Right of Way
In order for CREC to deliver safe and reliable power, our Right of Way Department trims trees and maintains vegetation around our equipment and rights of way. Our goal is to cut and trim only the trees necessary to maintain reliable service for all our members and to use methods that preserve the health of the trees.
CREC is a "Tree Line USA Utility" as named by the Arbor Day Foundation. Tree Line USA is a national program that recognizes public and private utilities for pursuing practices that protect and enhance America's urban trees. As a partnership between the Foundation and the National Association of State Foresters, Tree Line USA promotes delivering safe and reliable electricity while maintaining healthy community forests.
CREC achieved the designation by meeting five core requirements: (1) following industry standards for quality tree care, (2) providing annual employee training in the best tree-care practices, (3) sponsoring a tree-planting and public education program, (4) maintaining a tree-based energy conservation program, and (5) participating in an Arbor Day Celebration.
Our Right of Way Standards
Many species of trees can grow 15 ft. or more in just a few years. CREC strives to remove or prune trees in a timely manner to obtain a 30 ft. wide right-of-way path below nearly 3,000 miles of overhead power lines.
To maintain tree health, CREC uses specialists trained in up-to-date tree care standards. To reduce the risk of insect or disease damage and minimize branch regrowth into power lines, pruning cuts are made at a branch that allows cuts to callus over quickly with new bark.
Right-of-way tree removal is a critical component of safety and reliability. During extreme weather events, trees may fall on power lines, causing outages and very hazardous conditions. Tree limbs close to power lines can even be hazardous on days with modest winds. When branches touch power lines, the tree can carry potentially fatal electric current to people and animals that contact the tree.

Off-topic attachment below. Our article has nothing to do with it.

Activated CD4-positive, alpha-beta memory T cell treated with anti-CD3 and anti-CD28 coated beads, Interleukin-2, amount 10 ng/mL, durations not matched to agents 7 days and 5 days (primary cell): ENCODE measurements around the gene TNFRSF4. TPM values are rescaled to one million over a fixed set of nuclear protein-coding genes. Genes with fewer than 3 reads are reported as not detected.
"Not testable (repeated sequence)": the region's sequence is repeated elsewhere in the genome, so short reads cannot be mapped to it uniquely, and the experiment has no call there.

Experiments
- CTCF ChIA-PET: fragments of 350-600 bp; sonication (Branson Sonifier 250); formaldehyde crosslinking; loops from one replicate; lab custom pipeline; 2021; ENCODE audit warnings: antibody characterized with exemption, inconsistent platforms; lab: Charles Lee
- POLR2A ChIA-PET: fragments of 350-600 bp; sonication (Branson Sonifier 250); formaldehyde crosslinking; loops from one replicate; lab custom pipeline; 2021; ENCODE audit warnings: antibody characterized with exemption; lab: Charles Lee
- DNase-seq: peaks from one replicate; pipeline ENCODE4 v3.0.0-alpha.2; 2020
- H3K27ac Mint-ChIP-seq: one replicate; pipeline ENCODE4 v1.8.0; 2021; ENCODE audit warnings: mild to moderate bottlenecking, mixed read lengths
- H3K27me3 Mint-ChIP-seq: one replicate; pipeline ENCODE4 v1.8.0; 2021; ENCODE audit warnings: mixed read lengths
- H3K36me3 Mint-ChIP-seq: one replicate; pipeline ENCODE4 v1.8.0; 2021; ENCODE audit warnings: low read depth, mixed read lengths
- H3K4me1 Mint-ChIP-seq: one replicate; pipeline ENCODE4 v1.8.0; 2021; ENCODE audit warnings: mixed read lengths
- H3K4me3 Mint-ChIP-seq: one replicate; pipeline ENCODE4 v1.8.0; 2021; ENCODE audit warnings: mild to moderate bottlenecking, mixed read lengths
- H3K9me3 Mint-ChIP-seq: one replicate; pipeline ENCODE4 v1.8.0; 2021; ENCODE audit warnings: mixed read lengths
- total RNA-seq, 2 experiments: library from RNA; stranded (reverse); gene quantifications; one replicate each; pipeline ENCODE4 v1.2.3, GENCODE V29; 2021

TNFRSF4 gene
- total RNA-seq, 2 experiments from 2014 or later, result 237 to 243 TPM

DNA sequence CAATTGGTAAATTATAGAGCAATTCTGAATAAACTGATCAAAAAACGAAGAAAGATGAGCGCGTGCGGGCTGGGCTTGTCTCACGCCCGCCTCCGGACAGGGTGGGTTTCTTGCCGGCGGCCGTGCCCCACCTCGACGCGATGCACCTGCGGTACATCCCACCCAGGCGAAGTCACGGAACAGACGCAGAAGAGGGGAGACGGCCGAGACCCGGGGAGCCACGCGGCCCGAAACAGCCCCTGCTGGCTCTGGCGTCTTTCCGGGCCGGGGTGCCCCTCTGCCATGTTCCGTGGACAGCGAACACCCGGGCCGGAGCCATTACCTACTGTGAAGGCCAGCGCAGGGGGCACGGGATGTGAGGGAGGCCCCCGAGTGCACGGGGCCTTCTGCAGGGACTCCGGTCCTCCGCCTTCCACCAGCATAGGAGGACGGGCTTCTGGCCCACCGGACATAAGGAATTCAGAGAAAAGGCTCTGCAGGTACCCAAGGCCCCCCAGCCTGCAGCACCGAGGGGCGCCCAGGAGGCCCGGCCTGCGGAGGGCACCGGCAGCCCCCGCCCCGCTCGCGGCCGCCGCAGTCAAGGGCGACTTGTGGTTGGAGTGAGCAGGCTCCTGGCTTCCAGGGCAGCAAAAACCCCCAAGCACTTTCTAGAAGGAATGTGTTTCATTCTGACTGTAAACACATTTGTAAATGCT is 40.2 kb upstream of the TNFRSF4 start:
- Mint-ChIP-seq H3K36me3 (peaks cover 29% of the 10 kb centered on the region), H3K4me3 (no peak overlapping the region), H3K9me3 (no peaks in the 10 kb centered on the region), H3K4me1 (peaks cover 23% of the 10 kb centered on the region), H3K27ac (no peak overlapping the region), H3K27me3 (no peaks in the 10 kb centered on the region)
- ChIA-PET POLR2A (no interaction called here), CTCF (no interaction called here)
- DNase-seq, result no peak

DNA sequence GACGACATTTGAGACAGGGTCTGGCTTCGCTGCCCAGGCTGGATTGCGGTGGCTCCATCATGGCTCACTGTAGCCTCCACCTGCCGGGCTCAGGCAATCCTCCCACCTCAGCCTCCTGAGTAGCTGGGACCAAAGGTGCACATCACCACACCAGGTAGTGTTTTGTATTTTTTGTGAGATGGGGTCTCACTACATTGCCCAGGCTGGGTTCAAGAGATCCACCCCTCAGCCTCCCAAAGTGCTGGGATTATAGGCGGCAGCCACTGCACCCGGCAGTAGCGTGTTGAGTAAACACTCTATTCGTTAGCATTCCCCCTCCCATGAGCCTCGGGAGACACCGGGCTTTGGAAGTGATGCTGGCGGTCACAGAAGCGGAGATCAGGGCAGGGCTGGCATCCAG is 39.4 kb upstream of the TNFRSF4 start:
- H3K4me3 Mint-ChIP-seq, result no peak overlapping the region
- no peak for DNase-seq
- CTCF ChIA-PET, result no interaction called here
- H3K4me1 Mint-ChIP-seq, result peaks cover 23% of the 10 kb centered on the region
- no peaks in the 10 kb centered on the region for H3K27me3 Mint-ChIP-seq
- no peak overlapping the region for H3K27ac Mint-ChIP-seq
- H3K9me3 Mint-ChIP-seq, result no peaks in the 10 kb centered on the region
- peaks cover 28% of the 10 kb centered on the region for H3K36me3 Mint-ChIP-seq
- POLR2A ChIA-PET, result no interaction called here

To maintain electric safety and reliability, permission to prune is not required. However, during routine maintenance, a courtesy postcard will be mailed to your home, or a CREC representative will leave a door card. Large trees growing near or under power lines should be removed. Trees and bushes which restrict access to utility poles should also be removed. Unless we encounter a dangerous or emergency situation, a representative will notify you when possible before removing a yard tree or previously trimmed tree.
We value our community partnerships and work to communicate our tree management practices to schools, homeowners' groups, and individuals, and support school and community Arbor Day projects and events.
Planting tips and safety
Never trim trees near power lines. Trimming trees near electrical equipment is dangerous - it's never a do-it-yourself job. Electricity can jump from the lines to your body, your tools, or nearby branches, causing injury or even death.
If you see trees growing near our lines and facilities, please call our offices at 800-392-3709, x4398, Monday through Friday, between 8 a.m. and 4:30 p.m.
Right tree, right place
Every tree species has a different height, width, and spacing needs. When you plant a tree, choose the right tree for the right place and purpose. Carefully match your tree choice with site conditions and desired functions. Consider its proximity to other trees, buildings, and utilities (above and below ground), shade, screen, wildlife cover, etc.
The Missouri Department of Conservation (MDC) suggests there are no "perfect" or "universal" trees. Problems can result from improper tree location or unwise tree species selection for the site. A tree desirable for one location could be unsuitable for another.
The Arbor Day Foundation and MDC can recommend tree species to fit your needs. Trees are a long-term investment. Finding the correct tree for any given spot will help avoid electric hazards and future problems.
The tree planting guide can help you determine appropriate tree sizes and placement for electric safety and reliability, plant viability, and long-term environmental benefits. Plan ahead and "plant the right tree in the right place."
To learn more about tree care practices and species visit arborday.org